Should I Bother to Watch 'Sunshine'

I avoided this film when it was out in the cinema, as I couldn’t get past the whole “refuel the Sun” thing (throwing Jupiter into the Sun wouldn’t affect it’s lifetime significatly, although it would make a good show). I’ve since heard some good things about it. How did people find it, was this just a plot device or did it descend into techno-babble?

No spoilers please.

I liked it quite a bit (though it’s got its share of problems), but unfortunately, the biggest impact it has is on a visual level, so watching it at home is going to have that element diminished dramatically. The “restart the sun” thing is essentially a McGuffin–something to position this motley crew into a series of hazardous and unnerving situations. On the whole, it’s quite well executed and I liked the cast a lot; there’s just this one point that will stretch (or snap) your credulity, and I think everyone’s response to the film is directly proportional to the amount that they forgive (or overlook) it and drink in the film on the scale it was meant to be seen (which, again, is going to make the most moving and wonderous moments seem small at home).

It’s certainly the best SF film I’ve seen this year, FWIW.

It’s really good for the first hour or so, visually stunning and very reminiscent of 2001 with a touch of the original Alien thrown in. The wheels kind of spin off in the last act which devolves into a kind of silly monster movie thing, and i’m not sure how realistic some of the science is but it looks really good and it has a quietly compelling mood to it. If you like Arthur C. Clarke, you’d probably like it.

The nature of the sun’s problem is unclear, and with enough hand-waving and fanwanking you can almost imagine that some problem could be solved with some sort of super nuke. The bad science didin’t really bother me. The actual mission specs aren’t important to the movie. It’s pretty good, IMO, though very flawed. The first half is beautiful and moody.

Regarding the scientific plausibility of the premise, this is from Roger Ebert’s review of the film:

So it looks like there’s at least some kind of theoretical basis for the premise that goes beyond just nuking the sun to make it hotter.

They’re not “refueling” the Sun but restarting it somehow. There’s no real detail in this–it’s basically handwaving to give impetus for the plot–but they also avoid a lot of nonsensical technobabble.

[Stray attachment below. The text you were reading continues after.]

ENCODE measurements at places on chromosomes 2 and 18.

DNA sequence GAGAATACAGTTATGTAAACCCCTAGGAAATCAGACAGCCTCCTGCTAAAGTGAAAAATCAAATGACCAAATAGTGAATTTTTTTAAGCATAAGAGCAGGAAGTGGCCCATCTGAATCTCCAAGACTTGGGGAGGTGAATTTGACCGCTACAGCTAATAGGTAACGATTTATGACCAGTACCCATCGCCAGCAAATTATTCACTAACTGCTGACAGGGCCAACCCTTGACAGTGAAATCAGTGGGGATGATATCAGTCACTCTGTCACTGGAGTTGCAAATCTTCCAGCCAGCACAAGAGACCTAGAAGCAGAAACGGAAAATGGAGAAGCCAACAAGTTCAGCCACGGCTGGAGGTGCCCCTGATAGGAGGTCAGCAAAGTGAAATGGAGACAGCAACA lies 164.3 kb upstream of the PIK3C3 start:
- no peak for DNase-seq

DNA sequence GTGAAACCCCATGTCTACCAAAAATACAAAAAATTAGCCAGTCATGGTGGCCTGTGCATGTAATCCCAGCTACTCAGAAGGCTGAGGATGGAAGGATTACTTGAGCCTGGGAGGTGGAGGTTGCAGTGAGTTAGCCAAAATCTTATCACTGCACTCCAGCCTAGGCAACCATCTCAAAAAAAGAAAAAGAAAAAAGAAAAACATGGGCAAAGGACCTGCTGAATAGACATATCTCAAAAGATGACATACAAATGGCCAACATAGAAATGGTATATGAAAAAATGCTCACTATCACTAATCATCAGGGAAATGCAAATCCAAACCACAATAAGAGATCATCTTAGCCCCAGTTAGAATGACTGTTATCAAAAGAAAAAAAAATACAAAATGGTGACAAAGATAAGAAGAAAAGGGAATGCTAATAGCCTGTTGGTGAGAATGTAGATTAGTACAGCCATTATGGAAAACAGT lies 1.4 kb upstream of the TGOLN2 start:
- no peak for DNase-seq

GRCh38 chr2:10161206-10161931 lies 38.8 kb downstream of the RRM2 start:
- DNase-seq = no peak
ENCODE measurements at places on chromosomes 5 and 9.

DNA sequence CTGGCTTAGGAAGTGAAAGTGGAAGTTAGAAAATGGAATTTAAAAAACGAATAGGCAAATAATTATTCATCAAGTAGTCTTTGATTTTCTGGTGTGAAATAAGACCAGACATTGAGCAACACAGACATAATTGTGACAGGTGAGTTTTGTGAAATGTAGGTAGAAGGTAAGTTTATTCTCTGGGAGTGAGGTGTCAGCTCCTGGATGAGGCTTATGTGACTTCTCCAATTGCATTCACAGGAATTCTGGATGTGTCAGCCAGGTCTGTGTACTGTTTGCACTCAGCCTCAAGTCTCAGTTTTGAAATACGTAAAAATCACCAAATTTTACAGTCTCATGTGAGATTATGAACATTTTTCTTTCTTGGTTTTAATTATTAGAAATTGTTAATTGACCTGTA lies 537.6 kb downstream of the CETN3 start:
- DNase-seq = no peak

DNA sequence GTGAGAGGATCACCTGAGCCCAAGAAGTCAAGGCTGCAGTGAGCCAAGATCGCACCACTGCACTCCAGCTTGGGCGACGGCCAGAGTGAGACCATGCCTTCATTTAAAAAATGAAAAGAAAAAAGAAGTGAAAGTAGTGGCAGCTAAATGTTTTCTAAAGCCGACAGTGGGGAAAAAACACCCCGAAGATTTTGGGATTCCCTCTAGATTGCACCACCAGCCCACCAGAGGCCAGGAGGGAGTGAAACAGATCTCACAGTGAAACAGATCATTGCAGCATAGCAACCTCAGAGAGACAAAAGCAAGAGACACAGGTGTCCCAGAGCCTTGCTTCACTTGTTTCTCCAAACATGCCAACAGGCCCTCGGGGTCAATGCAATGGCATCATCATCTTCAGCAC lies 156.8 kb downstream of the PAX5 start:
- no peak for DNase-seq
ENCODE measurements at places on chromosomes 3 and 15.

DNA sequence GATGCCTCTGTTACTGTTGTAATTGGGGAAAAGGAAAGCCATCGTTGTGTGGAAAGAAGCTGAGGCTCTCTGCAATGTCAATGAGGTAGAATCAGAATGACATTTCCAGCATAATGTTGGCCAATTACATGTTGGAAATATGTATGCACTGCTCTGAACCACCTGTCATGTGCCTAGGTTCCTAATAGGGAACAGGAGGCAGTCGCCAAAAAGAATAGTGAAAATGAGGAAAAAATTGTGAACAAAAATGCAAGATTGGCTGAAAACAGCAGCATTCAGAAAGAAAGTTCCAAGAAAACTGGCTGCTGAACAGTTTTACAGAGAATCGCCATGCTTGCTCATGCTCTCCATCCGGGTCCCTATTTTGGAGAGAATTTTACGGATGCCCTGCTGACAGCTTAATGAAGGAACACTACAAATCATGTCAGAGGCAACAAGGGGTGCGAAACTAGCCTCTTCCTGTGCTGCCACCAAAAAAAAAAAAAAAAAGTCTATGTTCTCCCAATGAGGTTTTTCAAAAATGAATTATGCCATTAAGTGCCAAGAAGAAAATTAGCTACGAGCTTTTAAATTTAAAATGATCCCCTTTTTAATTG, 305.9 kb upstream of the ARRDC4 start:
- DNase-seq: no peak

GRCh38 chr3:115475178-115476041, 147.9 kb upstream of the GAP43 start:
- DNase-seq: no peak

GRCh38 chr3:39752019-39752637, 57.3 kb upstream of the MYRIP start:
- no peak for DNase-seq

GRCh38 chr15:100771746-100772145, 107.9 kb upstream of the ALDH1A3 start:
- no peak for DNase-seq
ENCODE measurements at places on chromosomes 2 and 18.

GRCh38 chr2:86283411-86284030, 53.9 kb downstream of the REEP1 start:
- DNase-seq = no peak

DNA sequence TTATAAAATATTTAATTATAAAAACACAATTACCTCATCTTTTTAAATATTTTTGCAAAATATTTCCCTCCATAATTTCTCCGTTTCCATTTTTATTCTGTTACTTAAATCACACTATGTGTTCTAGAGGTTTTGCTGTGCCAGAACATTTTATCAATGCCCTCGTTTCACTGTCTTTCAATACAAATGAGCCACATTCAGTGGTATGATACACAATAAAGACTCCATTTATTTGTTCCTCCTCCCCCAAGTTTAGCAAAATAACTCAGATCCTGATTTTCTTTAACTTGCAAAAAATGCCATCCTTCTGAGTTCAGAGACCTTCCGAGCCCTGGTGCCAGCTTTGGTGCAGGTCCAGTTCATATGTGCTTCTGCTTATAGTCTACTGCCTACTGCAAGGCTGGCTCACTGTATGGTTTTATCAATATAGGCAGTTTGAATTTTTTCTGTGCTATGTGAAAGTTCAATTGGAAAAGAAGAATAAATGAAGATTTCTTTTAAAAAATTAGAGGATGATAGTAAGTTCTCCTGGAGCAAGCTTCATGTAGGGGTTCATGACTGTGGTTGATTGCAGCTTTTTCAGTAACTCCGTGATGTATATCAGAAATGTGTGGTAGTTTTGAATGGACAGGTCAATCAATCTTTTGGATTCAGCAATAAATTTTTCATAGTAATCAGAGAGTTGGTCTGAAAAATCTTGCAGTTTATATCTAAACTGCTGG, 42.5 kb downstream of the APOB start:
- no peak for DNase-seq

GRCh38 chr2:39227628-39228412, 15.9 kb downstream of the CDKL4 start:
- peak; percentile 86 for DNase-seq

Regarding the film, it is one of the most visually stunning science fiction films since 2001: A Space Odyssey, and it sets a very appropriate, somber mood. It’s best to see this in the cinema; you’ll lose much of this on the small screen. The plot developments themselves are kind of dumb; basically, the ship is poorly designed for its mission, it doesn’t carry the necessary auxillary craft, lacks redundency in mission critical systems (airlocks, gardens, communications systems, protective shielding, flight computer, et cetera), and the failure of the previous mission (which is a critical plot development) is a poorly explained hash, at best. There are also a couple of significant orbital mechanics problems with the story, but that’s only of interest to nerds who sit around plotting capture and swing-by trajectories as a hobby.

Anyway, it’s not that the film is bad, necessarily–it doesn’t descend into a logical singularity that Event Horizon collapsed into–it’s just a grand opportunity to do a Kubrick-like film that is totally wasted by an increasingly random plot. It also has every appearance of last minute, studio-executive-tampering editing; whole plotlines seem to kind of collapse or be cut off on the last couple of reels as the film barrels toward a typical blockbuster ending. I’ve wasted worse two hours of my life on more dreckful wastes of celluloid. It’s not a shining endorsement, I know, but it could be worse, especially this summer.

Oh, and both Michelle Yeoh and Rose Byrne are radiant. I’d watch either of them drink tea for two hours. Well, maybe and hour and a half.


Thanks for the replies, I’ll give it a try.

Sounds a lot more plausable than ‘humans for batteries’ anyway (which, while it didn’t ruin my enjoyment of the first Matrix film, certainly made me cringe).